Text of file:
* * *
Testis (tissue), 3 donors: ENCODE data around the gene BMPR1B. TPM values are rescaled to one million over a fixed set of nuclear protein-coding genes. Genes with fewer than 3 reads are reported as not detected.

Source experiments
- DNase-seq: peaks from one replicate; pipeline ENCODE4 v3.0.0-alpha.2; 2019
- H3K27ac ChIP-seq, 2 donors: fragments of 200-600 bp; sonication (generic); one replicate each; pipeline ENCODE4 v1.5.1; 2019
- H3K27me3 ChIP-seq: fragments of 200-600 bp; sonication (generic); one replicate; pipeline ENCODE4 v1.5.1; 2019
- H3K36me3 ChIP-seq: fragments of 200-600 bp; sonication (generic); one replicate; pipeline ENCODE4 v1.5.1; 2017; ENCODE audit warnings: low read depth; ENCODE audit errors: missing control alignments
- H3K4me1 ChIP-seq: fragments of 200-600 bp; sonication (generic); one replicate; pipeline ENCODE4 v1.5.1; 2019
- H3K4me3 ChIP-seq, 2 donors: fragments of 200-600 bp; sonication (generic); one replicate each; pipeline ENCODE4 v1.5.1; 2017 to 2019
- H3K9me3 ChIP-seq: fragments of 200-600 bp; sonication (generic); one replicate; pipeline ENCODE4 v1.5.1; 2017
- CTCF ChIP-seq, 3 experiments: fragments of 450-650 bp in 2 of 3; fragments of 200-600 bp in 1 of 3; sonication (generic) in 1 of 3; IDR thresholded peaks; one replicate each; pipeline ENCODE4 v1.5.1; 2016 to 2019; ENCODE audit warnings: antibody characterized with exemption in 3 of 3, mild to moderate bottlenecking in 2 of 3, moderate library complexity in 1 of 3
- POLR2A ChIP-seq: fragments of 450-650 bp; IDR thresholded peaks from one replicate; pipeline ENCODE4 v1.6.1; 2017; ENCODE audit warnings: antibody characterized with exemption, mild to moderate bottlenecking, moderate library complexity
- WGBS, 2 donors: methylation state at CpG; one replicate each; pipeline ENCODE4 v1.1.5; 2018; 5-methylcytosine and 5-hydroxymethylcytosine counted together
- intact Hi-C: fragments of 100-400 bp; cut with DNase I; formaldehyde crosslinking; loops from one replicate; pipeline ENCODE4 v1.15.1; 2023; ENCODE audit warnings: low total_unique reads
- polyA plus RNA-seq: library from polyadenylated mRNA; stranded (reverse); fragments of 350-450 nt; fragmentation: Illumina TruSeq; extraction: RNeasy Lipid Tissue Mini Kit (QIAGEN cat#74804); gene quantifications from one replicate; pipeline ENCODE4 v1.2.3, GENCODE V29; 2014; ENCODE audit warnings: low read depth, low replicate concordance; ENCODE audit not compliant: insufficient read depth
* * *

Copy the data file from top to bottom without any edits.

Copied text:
Testis (tissue), 3 donors: ENCODE data around the gene BMPR1B. TPM values are rescaled to one million over a fixed set of nuclear protein-coding genes. Genes with fewer than 3 reads are reported as not detected.

Source experiments
- DNase-seq: peaks from one replicate; pipeline ENCODE4 v3.0.0-alpha.2; 2019
- H3K27ac ChIP-seq, 2 donors: fragments of 200-600 bp; sonication (generic); one replicate each; pipeline ENCODE4 v1.5.1; 2019
- H3K27me3 ChIP-seq: fragments of 200-600 bp; sonication (generic); one replicate; pipeline ENCODE4 v1.5.1; 2019
- H3K36me3 ChIP-seq: fragments of 200-600 bp; sonication (generic); one replicate; pipeline ENCODE4 v1.5.1; 2017; ENCODE audit warnings: low read depth; ENCODE audit errors: missing control alignments
- H3K4me1 ChIP-seq: fragments of 200-600 bp; sonication (generic); one replicate; pipeline ENCODE4 v1.5.1; 2019
- H3K4me3 ChIP-seq, 2 donors: fragments of 200-600 bp; sonication (generic); one replicate each; pipeline ENCODE4 v1.5.1; 2017 to 2019
- H3K9me3 ChIP-seq: fragments of 200-600 bp; sonication (generic); one replicate; pipeline ENCODE4 v1.5.1; 2017
- CTCF ChIP-seq, 3 experiments: fragments of 450-650 bp in 2 of 3; fragments of 200-600 bp in 1 of 3; sonication (generic) in 1 of 3; IDR thresholded peaks; one replicate each; pipeline ENCODE4 v1.5.1; 2016 to 2019; ENCODE audit warnings: antibody characterized with exemption in 3 of 3, mild to moderate bottlenecking in 2 of 3, moderate library complexity in 1 of 3
- POLR2A ChIP-seq: fragments of 450-650 bp; IDR thresholded peaks from one replicate; pipeline ENCODE4 v1.6.1; 2017; ENCODE audit warnings: antibody characterized with exemption, mild to moderate bottlenecking, moderate library complexity
- WGBS, 2 donors: methylation state at CpG; one replicate each; pipeline ENCODE4 v1.1.5; 2018; 5-methylcytosine and 5-hydroxymethylcytosine counted together
- intact Hi-C: fragments of 100-400 bp; cut with DNase I; formaldehyde crosslinking; loops from one replicate; pipeline ENCODE4 v1.15.1; 2023; ENCODE audit warnings: low total_unique reads
- polyA plus RNA-seq: library from polyadenylated mRNA; stranded (reverse); fragments of 350-450 nt; fragmentation: Illumina TruSeq; extraction: RNeasy Lipid Tissue Mini Kit (QIAGEN cat#74804); gene quantifications from one replicate; pipeline ENCODE4 v1.2.3, GENCODE V29; 2014; ENCODE audit warnings: low read depth, low replicate concordance; ENCODE audit not compliant: insufficient read depth